In the past I've used Evernote, OneNote, wikidPad, SimpleNote, and, of course, Notion. Evernote continually irked me with things it couldn't do. OneNote didn't fit my mental workflow and I often felt like I needed to con it into doing the things I wanted. wikidPad was okay, but it's more wiki than pad. SimpleNote was a tire fire. And Notion was like eating all of the desert tray before dinner, it's great fun until you get sick of it.

I wanted something simpler than Notion, that wasn't as maddening as Evernote and OneNote, that didn't have a wiki structure like wikidPad, and anything is better than SimpleNote. A little looking around and I find an app called Joplin.

Joplin works on Windows, macOS, and Linux and there's an iPad and iPhone app. It's absolutely gorgeous in its simplicity but fantastic in its functionality. You can have multiple notebooks, build trees of notes and branches of thoughts, handle to do lists, and it handles Markdown.

Also, it's free and it's open source. Hell. Yes.

The only hangup I had is the open source part. Now, anyone who knows me knows that I go hardcore on open source any time I can. I would rather have an open source product that handles 90% of what I want and forces me to figure out the other 10% on my own than pay a lot of money for a proprietary piece of software I can only use in one place on one computer. But there's something you need to ask about any open source project: "Are they still working on this?"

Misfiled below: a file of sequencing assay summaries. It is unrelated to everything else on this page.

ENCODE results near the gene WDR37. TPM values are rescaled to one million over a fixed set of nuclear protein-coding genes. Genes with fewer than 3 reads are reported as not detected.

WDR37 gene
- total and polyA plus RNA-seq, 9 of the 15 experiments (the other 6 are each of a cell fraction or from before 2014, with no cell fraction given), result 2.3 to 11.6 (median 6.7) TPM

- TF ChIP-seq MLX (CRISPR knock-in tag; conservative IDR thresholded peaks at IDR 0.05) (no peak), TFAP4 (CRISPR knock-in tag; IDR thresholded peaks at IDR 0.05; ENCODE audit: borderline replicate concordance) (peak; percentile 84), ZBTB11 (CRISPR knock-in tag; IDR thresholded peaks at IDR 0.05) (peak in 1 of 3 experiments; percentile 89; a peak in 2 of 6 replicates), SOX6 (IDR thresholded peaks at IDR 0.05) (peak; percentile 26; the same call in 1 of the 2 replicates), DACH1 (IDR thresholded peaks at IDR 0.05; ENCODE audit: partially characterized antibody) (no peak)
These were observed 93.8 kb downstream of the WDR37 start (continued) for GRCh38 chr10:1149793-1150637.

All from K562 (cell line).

While some apps are feature complete and don't need a lot of handling, a note taking app isn't. At least, any note taking and information management app that I need won't be. But Joplin looks good, their GitHub repo is very active, and yeah... this looks like a good fit. I'm downloading this and rolling with it for a while.

Beloved, I feel like I came home. Joplin may not work for you as well as it does for me, but wow, it sure works well for me. I'll likely write more about it later but, just to quickly go back to that question of "Are they still working on this?" This morning, I sat down at my MacBook to do a couple of things and Joplin was still open from yesterday. But sitting in the middle of the app is this big freakin' window, and it says:

An update is available, do you want to download it now?

That's not what got me, though. No, what made me bounce in my chair was the fact that this was a tiny point update from Joplin v1.0.197 to v1.0.199. Usually an update of that magnitude means they found something small, like a typo on a button somewhere in the app, and they fixed it. Oh, and they fixed that one thing that crashed the app on Steve's computer. Other than that, it's the same programme.

Meanwhile over here with Joplin, a point release meant they added so many new things and improved so many others, they couldn't fit it all in the window. So click the button for the Full Release Notes.

Today's Joplin update window, with a lot of new features.

I may have squeed, just a little.

Looking for a note taking app that's good at information management and isn't a pain in the ass to use? Take Joplin out for a spin. It's everything open source should be.